With depositors fleeing, the FDIC decided to pull the plug on the thrift even as its management rushed to find a way to stay alive, insiders and regulators say.
An old-fashioned run on the bank — conducted electronically rather than with customers lined up around the block — was the final blow that brought Washington Mutual’s 119-year history to an ignominious end.
But leading up to Thursday’s seizure of the Seattle-based thrift — the largest bank failure in U.S. history — were three weeks of feverish behind-the-scenes maneuvering, as players with conflicting agendas circled over the reeling but still potentially valuable company.
Federal regulators wanted to avoid a collapse that would severely strain the nation’s deposit-insurance system. The big-name investors who’d pumped billions into WaMu just months ago sought to salvage something from their ill-timed intervention. And the half-dozen banks hovering over WaMu saw a grand opportunity but wanted to pay as little as possible.
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Before it was over, regulators would hold a secret auction behind the backs of WaMu management and seal a deal the company was powerless to oppose.
Regulators and insiders paint a picture of a deeply troubled bank that only reluctantly put itself up for sale, though they dispute how close it was to failing.
WaMu failed in much the same way that Michael Campbell, a character in Hemingway’s “The Sun Also Rises,” said he went bankrupt: “Gradually, and then suddenly.”
WaMu had long been considered among the banks most at risk from the nationwide housing slump, because of its heavy exposure to subprime mortgages and other risky home loans. As early as February, federal regulators had cut their risk rating on WaMu, indicating their concern.
As WaMu’s stock fell below $10 last spring, investors led by savvy private-equity firm TPG infused $7.2 billion in new capital, getting more than half the company at what was then the discount price of $8.75 a share.
By July, as WaMu’s half-year losses mounted to $4.5 billion, the board decided longtime CEO Kerry Killinger had to go, and quickly.
“After second-quarter earnings, it was clear Killinger wasn’t going to have any credibility with investors or regulators,” said a person close to the board, who spoke only on condition he not be identified. “He didn’t seem as concerned as he should have been.”
In early September, the board hired Alan Fishman, a veteran banking executive from New York, with a mandate to get WaMu turned around and then, once the crisis had passed, look for a buyer.
But federal regulators were moving much more swiftly. By Sept. 8, Fishman’s first official day on the job, the Office of Thrift Supervision (OTS) had tightened its oversight of WaMu’s risk-management and compliance operations and required it to submit a detailed multiyear business plan.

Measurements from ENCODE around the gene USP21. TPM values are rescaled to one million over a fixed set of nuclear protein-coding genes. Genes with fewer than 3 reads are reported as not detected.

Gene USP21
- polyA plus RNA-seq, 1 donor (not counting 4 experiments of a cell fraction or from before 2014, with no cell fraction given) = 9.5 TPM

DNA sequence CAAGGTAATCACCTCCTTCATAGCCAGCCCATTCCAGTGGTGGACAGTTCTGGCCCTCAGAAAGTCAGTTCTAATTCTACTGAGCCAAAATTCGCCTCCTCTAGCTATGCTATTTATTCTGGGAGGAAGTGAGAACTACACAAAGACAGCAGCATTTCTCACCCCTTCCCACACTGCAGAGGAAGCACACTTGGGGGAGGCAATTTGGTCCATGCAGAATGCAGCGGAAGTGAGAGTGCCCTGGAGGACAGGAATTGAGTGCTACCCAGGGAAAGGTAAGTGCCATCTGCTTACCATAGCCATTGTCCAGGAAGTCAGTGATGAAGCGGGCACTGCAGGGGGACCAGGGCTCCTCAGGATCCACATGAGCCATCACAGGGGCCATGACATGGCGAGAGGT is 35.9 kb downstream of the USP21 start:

Morningstar analyst Jaime Peters said at the time it was the first overt sign that OTS was seriously worried about WaMu’s health.
Regulators also were pressuring WaMu to either raise new capital or find a buyer — fast.
They had good reason to be concerned. Outside analysts estimated a WaMu failure could cost the Federal Deposit Insurance Corp. (FDIC) as much as $24 billion; with other big banks teetering, the agency wanted to minimize the hits to its $45.2 billion insurance fund.
Depositors had been pulling funds from the Seattle-based thrift for months, but the pace accelerated sharply two weeks ago, OTS officials said.
The biggest withdrawals, they said, came from retail depositors — ordinary, longtime customers, not the “hot money” managed by brokers seeking high rates that often is blamed for destabilizing banks.
As fears grew that the nation’s financial system was veering toward chaos, WaMu customers withdrew $16.7 billion in deposits between Sept. 15 and 24. Most of those outflows were in California, and most were from accounts that exceeded the $100,000 federal deposit-insurance cap, said Scott Polakoff, the OTS’ senior deputy director.
Regulators said they feared that if WaMu kept losing deposits at that rate, it would run out of cash to carry on normal business operations — what bankers refer to as “liquidity.”
“It was a liquidity crisis, not a capital crisis,” Polakoff said in a conference call Friday morning.
By Sept. 11, at WaMu’s direction, Goldman Sachs began actively marketing the thrift. All sorts of transactions were being considered, from finding new investors, to selling off pieces of the company, to a complete sale.